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Our American West: Volume II (Our American West Book #2)

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Our American West, Volume II begins with America’s first colonizers, the 'prairie dogs', and how out on the ranges they were so hated by ranchers that they were almost made extinct. 'Conestoga Wagons' were once called “prairie schooners” crossing America long before the famed 'Pony Express'. The indomitable courage of 'Sarah Winnemucca', the “Paiute Princess” rivals that of a tall Swede named 'Snowshoe Thompson' who skied the snowy winter passes of the Sierra Nevadas for over twenty years packing the mail and saving lives. Almost no one knows of Esther Hobart Morris, but Wyoming proudly claims her as its 'Mother of Women’s Suffrage'.

In this exciting volume, you will marvel at the 'transcontinental railroad race' between the Union Pacific’s Chinese laborers and the predominantly Irish Central Pacific Railroad crews and about how a one-armed Civil War hero named 'John Wesley Powell' was the first explorer to run the mighty Grand Canyon deep within its corridors of stone. Doctors were often called “sawbones” and not without good reason as they struggled to save their patients with little more than poultices and prayers. 'Tom Horn' was a tall and handsome hired gun, but did he hang for a killing he did not even commit? And how about the often ridiculed 'mules' - are they really smarter than horses? 'Billy the Kid' was a natural-born killer, however, 'Clay Allison' was every bit as deadly and you’ll hear some stories about the famed fast draw was it a case of 'Myths but Mostly Misses'?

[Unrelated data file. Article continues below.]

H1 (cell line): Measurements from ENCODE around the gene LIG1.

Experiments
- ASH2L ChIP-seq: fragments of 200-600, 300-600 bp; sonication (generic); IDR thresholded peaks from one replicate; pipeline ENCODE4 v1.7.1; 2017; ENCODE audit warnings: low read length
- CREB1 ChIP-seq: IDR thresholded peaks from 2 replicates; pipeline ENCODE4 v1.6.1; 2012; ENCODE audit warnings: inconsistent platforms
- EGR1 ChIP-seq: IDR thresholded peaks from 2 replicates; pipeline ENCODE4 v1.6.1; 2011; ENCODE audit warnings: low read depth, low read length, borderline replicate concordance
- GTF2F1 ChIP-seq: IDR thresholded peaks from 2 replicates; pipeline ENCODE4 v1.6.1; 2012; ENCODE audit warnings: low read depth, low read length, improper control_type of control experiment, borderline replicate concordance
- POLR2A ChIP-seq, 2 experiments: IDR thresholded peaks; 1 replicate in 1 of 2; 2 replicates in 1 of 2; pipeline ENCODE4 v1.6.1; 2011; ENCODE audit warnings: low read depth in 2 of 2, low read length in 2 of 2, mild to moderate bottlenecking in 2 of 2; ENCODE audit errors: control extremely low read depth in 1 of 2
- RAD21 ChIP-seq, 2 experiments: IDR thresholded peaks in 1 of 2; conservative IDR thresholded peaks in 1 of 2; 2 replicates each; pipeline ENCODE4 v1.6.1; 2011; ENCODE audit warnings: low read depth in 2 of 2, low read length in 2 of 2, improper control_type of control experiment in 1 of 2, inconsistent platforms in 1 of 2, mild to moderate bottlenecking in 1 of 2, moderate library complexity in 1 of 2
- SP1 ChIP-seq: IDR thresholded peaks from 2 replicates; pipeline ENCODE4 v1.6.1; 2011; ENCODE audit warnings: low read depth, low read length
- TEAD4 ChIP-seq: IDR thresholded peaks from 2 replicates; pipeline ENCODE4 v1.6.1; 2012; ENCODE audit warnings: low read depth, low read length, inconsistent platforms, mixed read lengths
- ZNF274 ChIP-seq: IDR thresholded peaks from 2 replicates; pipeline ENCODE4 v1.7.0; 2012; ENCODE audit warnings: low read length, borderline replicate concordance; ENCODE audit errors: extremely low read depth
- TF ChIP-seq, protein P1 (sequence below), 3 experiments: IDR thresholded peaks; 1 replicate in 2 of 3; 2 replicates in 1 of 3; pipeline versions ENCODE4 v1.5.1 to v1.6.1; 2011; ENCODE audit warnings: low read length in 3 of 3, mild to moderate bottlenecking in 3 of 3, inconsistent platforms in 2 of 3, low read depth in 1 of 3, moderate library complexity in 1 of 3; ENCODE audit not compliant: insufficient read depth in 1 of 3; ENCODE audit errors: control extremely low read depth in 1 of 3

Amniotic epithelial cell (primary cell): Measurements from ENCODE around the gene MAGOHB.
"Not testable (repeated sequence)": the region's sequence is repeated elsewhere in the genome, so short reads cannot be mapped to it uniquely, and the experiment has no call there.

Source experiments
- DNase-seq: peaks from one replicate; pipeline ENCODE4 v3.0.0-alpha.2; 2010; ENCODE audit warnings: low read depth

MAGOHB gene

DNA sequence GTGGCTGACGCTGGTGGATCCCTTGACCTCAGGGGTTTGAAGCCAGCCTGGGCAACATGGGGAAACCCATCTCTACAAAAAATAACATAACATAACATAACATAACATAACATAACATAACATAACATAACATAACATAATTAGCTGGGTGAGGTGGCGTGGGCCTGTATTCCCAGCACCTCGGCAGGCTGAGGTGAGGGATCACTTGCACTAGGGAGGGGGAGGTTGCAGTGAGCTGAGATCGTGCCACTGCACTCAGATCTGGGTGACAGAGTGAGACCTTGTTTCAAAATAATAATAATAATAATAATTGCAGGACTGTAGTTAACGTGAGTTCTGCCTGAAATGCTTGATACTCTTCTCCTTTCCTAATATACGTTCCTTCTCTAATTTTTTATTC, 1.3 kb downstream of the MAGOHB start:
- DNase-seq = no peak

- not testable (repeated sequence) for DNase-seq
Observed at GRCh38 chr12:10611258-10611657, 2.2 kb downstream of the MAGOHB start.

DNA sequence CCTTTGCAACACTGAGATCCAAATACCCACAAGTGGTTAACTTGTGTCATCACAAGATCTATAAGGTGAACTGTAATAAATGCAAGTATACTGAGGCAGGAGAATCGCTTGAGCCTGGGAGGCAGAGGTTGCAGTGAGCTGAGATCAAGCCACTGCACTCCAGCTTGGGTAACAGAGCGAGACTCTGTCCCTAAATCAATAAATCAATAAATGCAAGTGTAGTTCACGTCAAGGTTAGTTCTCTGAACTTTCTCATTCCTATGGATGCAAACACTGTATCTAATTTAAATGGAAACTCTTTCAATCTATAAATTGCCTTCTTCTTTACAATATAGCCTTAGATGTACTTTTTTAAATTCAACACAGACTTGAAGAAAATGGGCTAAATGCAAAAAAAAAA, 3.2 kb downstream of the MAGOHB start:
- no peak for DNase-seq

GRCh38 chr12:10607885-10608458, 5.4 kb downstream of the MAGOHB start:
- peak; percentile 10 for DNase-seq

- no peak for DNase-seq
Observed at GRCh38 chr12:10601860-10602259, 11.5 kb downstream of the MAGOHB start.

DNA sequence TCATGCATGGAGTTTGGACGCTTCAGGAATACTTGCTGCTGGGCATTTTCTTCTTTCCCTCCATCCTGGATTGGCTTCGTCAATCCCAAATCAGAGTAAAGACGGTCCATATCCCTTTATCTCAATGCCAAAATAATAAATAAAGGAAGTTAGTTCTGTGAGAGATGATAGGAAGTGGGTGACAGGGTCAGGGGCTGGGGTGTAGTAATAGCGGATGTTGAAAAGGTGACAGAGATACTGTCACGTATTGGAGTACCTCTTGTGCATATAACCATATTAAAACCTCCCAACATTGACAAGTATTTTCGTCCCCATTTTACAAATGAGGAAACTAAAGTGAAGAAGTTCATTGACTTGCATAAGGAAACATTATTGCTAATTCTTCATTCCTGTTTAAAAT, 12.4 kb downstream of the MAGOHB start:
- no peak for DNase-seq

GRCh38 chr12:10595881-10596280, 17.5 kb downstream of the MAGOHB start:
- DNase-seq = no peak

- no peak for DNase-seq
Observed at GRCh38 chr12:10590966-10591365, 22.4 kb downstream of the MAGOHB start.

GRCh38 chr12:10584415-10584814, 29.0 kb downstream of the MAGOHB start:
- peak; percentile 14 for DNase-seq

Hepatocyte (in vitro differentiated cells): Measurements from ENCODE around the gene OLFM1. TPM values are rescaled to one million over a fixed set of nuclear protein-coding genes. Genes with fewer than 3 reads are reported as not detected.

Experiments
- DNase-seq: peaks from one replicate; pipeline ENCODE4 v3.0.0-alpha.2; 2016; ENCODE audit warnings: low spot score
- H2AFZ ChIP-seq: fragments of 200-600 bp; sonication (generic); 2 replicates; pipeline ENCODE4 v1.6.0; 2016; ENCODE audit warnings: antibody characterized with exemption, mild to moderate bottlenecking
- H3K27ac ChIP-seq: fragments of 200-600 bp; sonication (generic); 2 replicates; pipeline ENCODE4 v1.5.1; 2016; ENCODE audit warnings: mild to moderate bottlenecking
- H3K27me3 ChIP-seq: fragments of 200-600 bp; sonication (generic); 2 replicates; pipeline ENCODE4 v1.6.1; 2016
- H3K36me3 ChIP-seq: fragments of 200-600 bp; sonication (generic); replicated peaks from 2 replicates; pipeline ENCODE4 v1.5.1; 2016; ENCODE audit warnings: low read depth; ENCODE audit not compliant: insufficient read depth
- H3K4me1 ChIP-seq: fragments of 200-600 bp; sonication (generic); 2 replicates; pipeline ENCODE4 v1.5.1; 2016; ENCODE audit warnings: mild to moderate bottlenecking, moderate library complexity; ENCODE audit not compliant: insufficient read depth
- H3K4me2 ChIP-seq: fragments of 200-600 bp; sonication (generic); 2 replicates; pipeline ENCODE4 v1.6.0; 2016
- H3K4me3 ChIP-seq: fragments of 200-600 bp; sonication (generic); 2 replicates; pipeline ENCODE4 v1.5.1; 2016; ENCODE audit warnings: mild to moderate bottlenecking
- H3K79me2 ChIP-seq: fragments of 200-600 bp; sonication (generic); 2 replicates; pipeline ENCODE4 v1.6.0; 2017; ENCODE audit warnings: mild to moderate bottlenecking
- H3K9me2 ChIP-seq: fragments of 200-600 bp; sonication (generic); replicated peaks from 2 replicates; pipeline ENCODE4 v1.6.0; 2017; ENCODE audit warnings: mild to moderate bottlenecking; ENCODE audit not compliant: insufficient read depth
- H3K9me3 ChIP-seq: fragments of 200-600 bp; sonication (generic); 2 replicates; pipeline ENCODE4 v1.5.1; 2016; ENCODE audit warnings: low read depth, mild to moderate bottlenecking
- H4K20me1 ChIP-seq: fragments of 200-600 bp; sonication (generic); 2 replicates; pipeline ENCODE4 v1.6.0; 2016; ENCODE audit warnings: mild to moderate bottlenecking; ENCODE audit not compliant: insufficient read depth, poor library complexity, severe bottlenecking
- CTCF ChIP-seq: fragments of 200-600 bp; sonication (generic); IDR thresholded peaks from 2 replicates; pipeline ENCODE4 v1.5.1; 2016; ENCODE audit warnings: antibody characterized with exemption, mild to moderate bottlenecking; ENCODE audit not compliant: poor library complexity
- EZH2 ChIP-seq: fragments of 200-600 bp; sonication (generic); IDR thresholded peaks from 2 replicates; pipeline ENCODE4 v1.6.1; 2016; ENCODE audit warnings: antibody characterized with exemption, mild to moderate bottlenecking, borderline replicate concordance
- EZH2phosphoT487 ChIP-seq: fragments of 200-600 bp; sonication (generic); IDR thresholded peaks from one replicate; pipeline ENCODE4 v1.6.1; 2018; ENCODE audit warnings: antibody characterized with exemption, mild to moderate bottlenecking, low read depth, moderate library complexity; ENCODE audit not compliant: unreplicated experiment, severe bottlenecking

Few tales of our Native Americans are more moving than the Cherokee and their “Trail of Tears” and the great 'Chief Sitting Bull' was one of the last of America’s storied Native American “Horseback Fighters of the Plains” to surrender. The United States Army’s 'Buffalo Soldiers' did more than prove their worth on the lawless frontier and 'The Ghost Dancers' had nothing less than extermination on their minds. 'Mark Twain' survived a perilous stagecoach ride to the West then went on to fame as did 'Frederick Remington', yet both returned to the East. Why? 'The Infamous Bandit Queens' were Belle Starr, a wild and wicked woman, and Pearl Hart, who robbed the last stagecoach in the West and was sent to the dreaded Yuma Territorial Prison then disappeared forever, only to reappear on these pages of "Our American West Volume II"